Tough road races are different in this regard. They will present you with irrefutable proof that you suck. You will give it everything you have, train as hard as you want, buy the fanciest equipment, wear the prettiest clothing, and you will get annihilated at the very beginning of the race by some scroungy dude who doesn’t have a job and who lives in a cardboard box. Not only will you get annihilated, but it will be painful annihilation. That’s because UCLA Punchbowl selects three types of people: Contenders, dreamers, and fools. The ones who win are a combination of all three. The ones who stay home? They’re the ones who can’t stand to see their carefully cultivated images smeared into an unrecognizable paste of collapse, inferiority, and abject defeat.
I’ve finished the Punchbowl race course in its UCLA or its longer course version only three times out of eight tries. Once I quit on the third lap during a snowstorm. Other times I got dropped immediately and gave up after a couple of hours of flogging. The closest I ever came to burning my bike was at Punchbowl, where I got caught, then dropped, by Brad House. Yeah. That Brad House.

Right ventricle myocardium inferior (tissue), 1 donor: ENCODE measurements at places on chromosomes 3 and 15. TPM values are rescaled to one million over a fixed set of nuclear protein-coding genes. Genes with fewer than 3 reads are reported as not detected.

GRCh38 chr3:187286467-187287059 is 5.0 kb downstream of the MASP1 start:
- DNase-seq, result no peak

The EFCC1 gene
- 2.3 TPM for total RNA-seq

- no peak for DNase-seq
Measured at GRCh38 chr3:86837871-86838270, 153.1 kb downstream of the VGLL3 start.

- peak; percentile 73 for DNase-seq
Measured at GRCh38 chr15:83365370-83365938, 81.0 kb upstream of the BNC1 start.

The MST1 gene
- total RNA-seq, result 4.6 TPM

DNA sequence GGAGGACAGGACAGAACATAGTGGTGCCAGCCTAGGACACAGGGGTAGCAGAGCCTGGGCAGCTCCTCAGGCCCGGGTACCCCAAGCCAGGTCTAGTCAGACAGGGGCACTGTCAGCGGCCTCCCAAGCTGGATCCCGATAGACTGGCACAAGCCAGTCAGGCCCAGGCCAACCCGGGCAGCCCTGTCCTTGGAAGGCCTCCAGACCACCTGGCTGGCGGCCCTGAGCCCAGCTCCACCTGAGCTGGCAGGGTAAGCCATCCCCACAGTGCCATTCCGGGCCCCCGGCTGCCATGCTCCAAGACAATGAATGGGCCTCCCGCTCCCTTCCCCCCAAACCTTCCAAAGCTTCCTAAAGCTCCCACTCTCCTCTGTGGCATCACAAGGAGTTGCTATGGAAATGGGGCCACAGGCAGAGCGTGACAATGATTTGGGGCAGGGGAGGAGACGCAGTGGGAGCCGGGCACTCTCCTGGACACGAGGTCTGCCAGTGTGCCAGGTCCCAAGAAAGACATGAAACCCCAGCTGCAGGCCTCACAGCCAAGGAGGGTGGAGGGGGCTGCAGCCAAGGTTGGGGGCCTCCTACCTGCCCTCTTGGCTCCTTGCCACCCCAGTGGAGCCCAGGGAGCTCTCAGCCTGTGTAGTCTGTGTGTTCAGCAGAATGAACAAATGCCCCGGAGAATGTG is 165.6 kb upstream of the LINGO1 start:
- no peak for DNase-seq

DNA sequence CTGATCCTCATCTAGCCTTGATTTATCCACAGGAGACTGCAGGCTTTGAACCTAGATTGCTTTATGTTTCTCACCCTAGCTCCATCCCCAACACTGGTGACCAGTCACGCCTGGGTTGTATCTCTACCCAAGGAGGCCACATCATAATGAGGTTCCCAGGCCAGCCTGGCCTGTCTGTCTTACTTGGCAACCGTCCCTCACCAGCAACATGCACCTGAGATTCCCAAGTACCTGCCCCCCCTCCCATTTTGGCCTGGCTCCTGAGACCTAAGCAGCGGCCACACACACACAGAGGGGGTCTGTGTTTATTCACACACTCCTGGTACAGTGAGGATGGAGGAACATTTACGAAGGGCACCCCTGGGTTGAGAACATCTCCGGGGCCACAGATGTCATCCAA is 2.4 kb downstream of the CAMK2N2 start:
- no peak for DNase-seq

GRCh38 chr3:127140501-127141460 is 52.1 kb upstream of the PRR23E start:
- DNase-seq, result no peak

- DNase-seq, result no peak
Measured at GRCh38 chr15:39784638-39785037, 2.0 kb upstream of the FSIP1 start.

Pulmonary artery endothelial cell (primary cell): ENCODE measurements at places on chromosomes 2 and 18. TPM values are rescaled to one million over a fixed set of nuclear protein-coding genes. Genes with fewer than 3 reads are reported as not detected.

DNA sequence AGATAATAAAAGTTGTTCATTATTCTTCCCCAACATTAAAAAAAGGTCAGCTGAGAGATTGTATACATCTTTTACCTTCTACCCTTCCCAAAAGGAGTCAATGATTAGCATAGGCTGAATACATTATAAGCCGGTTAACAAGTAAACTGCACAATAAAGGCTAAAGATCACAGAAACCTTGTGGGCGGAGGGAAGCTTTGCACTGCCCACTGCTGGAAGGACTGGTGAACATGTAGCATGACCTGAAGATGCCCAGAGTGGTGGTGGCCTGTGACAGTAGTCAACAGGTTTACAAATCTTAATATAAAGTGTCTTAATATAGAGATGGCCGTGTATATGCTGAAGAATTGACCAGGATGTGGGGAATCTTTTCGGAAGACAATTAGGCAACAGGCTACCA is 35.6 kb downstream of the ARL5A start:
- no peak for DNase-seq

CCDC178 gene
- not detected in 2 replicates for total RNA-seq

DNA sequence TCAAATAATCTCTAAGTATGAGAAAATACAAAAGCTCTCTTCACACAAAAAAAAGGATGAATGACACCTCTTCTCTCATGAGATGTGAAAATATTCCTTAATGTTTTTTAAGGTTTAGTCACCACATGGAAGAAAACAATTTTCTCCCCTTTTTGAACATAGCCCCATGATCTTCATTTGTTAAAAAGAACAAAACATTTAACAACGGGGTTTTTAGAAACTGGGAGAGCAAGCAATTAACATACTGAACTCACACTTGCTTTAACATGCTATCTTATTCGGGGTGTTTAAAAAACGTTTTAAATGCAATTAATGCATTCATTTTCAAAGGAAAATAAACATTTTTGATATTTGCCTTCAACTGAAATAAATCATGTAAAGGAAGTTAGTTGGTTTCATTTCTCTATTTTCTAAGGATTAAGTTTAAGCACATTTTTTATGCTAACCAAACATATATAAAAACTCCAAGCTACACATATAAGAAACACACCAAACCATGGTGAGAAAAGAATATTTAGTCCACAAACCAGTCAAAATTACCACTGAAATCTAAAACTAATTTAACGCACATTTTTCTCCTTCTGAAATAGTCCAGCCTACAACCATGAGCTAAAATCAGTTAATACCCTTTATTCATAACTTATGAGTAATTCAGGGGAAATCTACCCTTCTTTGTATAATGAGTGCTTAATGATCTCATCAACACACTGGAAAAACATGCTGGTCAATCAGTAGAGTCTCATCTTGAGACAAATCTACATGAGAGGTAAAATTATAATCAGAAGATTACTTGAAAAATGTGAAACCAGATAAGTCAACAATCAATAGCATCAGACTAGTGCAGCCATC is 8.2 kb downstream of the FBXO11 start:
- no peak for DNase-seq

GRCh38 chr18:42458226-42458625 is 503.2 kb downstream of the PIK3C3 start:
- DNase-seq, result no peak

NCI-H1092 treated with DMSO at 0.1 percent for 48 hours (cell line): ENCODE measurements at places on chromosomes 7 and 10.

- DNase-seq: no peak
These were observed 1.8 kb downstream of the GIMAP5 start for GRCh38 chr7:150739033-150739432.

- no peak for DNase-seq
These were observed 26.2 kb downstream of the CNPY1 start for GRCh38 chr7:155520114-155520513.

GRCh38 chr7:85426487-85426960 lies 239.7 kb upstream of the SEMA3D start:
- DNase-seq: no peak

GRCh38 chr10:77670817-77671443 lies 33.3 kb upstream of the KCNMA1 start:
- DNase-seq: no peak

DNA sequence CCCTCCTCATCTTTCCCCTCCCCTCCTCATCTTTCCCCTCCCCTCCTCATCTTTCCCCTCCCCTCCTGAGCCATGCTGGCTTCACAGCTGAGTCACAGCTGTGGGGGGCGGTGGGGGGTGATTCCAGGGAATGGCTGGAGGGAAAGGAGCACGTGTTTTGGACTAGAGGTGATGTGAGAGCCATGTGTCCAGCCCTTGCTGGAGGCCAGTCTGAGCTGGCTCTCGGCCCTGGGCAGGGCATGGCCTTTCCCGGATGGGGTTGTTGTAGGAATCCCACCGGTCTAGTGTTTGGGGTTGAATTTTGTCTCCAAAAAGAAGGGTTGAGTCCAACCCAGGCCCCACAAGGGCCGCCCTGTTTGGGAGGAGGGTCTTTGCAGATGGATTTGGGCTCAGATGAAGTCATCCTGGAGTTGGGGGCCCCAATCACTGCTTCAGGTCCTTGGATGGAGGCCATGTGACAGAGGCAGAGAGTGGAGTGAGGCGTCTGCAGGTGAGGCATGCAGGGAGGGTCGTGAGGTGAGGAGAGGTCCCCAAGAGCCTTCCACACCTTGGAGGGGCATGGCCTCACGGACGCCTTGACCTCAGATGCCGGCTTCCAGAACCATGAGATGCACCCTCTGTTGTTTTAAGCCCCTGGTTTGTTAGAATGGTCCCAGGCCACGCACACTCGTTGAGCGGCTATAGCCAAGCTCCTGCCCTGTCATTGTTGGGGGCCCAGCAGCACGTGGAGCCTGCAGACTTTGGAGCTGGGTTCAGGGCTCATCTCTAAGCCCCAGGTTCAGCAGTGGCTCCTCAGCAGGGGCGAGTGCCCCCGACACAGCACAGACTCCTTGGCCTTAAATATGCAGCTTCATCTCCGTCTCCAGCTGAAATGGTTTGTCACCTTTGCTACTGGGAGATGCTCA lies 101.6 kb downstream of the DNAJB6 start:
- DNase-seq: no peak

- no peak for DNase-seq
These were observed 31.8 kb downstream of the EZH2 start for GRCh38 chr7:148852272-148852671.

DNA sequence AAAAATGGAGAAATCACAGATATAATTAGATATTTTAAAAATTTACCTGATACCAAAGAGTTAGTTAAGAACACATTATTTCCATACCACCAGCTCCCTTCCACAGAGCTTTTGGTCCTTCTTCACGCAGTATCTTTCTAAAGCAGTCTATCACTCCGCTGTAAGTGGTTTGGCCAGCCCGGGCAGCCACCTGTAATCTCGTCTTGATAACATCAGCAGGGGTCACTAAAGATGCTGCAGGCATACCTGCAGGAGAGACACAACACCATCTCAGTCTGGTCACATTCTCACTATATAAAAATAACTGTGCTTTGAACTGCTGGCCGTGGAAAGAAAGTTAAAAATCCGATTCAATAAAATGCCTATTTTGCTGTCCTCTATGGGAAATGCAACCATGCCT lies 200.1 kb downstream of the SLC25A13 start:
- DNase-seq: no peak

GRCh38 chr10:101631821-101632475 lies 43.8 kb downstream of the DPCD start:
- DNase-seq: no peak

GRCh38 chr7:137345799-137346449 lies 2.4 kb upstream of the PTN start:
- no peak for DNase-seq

Two years ago I didn’t get shelled until the very end. In every case I’ve gone home completely wrecked, exhausted, legs drained, mental state destroyed. Contrast that with most crits, where, a few seconds after it’s over, you’re ready to either do another one or go on a bike ride.
UCLA Punchbowl demands road racers, not scaredy cats who poop in their shorts when the road tilts up. Mike Easter. Jeff Konsmo. Chris DeMarchi. Mauricio Prado. Phil Tinstman. Roger and David Fucking Worthington. These are the hard men, bad ass, real deal road racers who cross the line first on this course. And guess what? Most of them race and win crits as well.
So tell me again about how you’re a road racer. I’ll check your results at Punchbowl.
February 11, 2014 § 16 Comments
Some people climb the top step and the first thing they do is forget the people who helped them get there. For others, a sense of thanks is the thing they carry on their shoulders as long as they live.
When Rahsaan Bahati toed the line this Sunday at the Roger Millikan crit in Brea, he was looking forward to the throwdown. He was looking forward to it because Roger Millikan, an icon in SoCal cycling who affected the careers of countless cyclists before his early death due to cancer, was one of the first people at the velodrome who encouraged Rahsaan, a kid from the ‘hood who was destined to be one of the fastest racers in the American history of the sport.
Roger took Rahsaan under his wing even though his own son Chad was the best junior around, and even though everyone knew that if you wanted to win a junior race you had to beat Chad. Roger didn’t care that Rahsaan was gunning for his son, to the contrary, he accepted and embraced it as the apotheosis of sport. Rahsaan thought about all those things as he lined up with ninety other racers on a .6-mile course that would test the nerves, legs, and agility of every single racer who survived, from the fastest to the guy who crossed the line last.